After that, we went to talk to Hiruta-sensei in his office. We went over the fact that I wasn’t too particular about where I live as long as I have room to sleep and the fact that I can cook. Turns out that Sayaka’s landlord owns multiple buildings, and had a couple of places open in a building about two blocks from the college. We hoofed it over to Parkside Q to check the places out. One room was on the second floor, the other on the third; generally I prefer to be lower to the ground because I’m a lazy bastard who doesn’t like steps, but the third floor room was nicer. It was almost identical, really, but it came with a shelf/rack thing on wheels (hereafter referred to as the shlack) and the second window faces out with a nice view instead of looking at the stairs on the building. The apartments are both the same size, and both bigger than I expected. A bit bigger than I need, perhaps, but not unwelcome. (Haha! A place for Conrad, Jordan, and their friends to sleep when they visit!)

My apartment was on the third floor, directly above the red sign advertising that they were looking for renters. Having the end apartment meant more windows for me. Woot! (Photo added to post on June 23, 2010.)

Once I’d decided on that, we headed back to the school, then past it, to the landlord’s office — which I think was actually in his home. I wouldn’t swear by that, though, as I didn’t try to poke my nose around and we were taken to an office right off the entryway. As a foreigner, I needed a guarantor. My sponsoring teacher is to be one Hideo Ishida-sensei, I have been told, but I was not to meet him until the next day. Hiruta sensei arranged to sign for him somehow (legal lingo in Japanese — I didn’t really understand it), and we fill out paperwork.

My monthly fee is to be 29,000 yen for the room, plus 3,000 yen for water, plus whatever I work up in gas and electricity. Better than I expected; I figured it’d be about 10,000 yen higher than that. I was given a key and instructed to take my payment to that office once a month. The landlord also called someone in my building, a Korean named Kim. At the time, I thought she was calling someone in charge of the building, but I have since met a Korean named Kim who’s another exchange student at the school and also lives in my building so… I dunno. Either way, she told the Kim person that I only understand basic Japanese.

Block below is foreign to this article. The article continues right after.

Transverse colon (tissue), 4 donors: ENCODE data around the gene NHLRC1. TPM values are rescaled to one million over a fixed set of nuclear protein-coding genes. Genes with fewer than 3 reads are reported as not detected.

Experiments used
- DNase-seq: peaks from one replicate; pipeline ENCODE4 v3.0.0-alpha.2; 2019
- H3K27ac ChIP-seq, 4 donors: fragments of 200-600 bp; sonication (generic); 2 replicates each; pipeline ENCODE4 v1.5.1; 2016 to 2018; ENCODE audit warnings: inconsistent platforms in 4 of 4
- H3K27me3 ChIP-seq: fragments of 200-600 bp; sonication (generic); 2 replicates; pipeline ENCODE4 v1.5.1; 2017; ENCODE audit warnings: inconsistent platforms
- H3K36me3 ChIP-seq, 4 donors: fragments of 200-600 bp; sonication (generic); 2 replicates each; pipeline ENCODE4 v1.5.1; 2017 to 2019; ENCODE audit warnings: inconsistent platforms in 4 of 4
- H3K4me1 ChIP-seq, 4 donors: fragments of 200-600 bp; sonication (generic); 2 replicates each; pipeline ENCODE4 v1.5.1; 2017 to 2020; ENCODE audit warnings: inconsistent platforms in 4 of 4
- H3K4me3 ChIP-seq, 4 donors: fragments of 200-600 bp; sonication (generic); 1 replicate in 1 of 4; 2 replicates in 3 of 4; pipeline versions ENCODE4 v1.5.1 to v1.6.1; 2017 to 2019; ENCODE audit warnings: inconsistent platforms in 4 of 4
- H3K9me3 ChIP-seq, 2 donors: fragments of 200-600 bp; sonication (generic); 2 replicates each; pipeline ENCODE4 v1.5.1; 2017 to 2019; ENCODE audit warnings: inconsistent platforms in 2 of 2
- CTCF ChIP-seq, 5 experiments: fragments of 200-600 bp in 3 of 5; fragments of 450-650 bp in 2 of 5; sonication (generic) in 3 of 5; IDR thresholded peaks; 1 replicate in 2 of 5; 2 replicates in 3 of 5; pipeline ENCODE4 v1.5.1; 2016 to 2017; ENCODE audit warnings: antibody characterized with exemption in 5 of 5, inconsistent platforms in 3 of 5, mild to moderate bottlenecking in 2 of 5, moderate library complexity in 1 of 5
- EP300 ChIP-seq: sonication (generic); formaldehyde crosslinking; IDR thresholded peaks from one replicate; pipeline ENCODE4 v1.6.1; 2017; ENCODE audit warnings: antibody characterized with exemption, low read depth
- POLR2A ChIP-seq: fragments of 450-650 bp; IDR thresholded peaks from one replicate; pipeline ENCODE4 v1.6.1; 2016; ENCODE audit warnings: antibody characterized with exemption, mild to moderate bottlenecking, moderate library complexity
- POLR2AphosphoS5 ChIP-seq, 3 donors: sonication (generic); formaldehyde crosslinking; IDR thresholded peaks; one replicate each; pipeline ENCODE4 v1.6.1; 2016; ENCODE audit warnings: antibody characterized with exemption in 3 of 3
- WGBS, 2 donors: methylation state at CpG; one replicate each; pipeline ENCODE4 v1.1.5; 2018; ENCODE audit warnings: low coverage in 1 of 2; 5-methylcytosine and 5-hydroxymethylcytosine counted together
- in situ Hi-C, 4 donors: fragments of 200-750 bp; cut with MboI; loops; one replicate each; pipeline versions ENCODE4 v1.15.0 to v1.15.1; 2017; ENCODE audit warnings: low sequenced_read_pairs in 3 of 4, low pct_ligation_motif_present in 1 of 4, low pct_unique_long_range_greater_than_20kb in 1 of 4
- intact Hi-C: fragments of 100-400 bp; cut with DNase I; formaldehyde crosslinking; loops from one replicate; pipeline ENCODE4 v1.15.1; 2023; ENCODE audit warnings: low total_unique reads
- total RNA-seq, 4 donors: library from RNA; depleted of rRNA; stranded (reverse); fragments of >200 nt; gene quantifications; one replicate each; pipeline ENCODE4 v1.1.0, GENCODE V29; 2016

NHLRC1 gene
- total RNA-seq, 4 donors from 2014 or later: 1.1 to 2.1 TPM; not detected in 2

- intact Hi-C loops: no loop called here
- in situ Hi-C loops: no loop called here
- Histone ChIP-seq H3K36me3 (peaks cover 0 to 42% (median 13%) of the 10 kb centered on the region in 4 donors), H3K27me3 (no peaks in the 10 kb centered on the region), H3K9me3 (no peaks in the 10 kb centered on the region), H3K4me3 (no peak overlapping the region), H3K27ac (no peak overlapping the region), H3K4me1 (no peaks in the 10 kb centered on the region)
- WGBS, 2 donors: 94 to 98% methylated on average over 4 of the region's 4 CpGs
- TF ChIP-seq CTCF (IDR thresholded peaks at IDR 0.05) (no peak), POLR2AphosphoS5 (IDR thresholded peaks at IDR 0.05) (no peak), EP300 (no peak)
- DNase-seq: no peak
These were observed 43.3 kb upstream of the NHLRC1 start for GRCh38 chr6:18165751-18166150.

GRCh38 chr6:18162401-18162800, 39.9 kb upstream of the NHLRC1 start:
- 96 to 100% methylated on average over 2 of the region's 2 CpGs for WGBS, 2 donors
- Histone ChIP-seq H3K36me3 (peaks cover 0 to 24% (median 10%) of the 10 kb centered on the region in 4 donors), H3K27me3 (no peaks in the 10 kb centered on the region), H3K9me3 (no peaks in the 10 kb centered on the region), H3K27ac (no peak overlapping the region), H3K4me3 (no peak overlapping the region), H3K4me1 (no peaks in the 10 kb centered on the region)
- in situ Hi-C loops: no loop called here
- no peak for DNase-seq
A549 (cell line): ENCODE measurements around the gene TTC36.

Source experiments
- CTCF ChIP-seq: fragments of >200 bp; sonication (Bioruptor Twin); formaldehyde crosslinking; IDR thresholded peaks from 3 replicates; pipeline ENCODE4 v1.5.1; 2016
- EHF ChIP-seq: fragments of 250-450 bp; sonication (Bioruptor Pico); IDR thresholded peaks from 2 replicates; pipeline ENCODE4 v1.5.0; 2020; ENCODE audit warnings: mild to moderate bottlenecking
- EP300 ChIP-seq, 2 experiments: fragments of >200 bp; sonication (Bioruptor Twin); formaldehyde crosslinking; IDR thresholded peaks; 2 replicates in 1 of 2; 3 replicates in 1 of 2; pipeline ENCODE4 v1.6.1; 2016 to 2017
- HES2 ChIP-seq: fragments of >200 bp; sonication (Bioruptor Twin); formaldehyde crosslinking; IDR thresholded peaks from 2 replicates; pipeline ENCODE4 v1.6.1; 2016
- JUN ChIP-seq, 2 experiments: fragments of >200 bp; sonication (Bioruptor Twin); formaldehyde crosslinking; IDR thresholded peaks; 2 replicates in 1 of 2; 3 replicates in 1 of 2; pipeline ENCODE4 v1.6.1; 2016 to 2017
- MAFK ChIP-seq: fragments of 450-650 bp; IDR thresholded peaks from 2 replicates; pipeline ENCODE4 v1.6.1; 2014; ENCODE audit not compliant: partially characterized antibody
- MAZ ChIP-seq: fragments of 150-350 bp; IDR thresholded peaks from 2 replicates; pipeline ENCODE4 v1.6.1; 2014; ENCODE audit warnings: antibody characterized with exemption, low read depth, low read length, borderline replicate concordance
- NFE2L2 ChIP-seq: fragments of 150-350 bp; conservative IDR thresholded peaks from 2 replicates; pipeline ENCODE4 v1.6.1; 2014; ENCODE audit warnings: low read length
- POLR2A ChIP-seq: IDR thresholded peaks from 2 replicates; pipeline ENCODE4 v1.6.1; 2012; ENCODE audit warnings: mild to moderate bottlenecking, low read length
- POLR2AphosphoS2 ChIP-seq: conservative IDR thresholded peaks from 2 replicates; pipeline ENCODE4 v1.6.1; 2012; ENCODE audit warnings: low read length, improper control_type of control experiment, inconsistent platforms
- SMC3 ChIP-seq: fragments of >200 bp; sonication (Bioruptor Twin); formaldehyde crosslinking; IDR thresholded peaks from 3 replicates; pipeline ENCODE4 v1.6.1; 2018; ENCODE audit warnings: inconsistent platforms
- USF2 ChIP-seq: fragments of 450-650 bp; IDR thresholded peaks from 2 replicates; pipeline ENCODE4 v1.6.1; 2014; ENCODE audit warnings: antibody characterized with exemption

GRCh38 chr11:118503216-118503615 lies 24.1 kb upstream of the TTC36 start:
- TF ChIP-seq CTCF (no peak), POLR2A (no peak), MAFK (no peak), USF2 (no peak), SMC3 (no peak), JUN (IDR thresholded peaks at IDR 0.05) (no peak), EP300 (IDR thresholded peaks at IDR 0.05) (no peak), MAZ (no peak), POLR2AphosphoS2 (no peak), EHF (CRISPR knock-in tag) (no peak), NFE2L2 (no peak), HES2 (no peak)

:'( I’m just out of practice! There are so many words I’ve encountered that I just need to recall, and I’ve noticed that any time I say, “Please say that again,” the person I am talking to assumes that the way they said it was too complicated, rather than that my brain is just not used to processing Japanese and I didn’t actually quite pick up what they were saying. That’ll change soon, I figure, but for now I may as well just let them think that. It’ll certainly help impress them if I perform above expectations.

Anyway, after that we returned to the University. Back in Hiruta-sensei’s office, I was told that information on classes and the scholarship and such would come the next day, when I met Ishida-sensei. Sayaka-san used her cell phone to call United about my baggage, and I found out it’d get here in two days. I am to meet again with Hiruta-sensei, Utsuki-san, and Sayaka-san in Hiruta-sensei’s office at 9:00. Given that, Utsuki-san, Sayaka-san and I left. The three of us went to the cafeteria; I didn’t eat anything, but they had lunch. Then Sayaka-san left us to go to class. I asked Utsuki-san about dropping my baggage off at my new place (get this heavy stuff off my back!), and she said that she had a friend coming.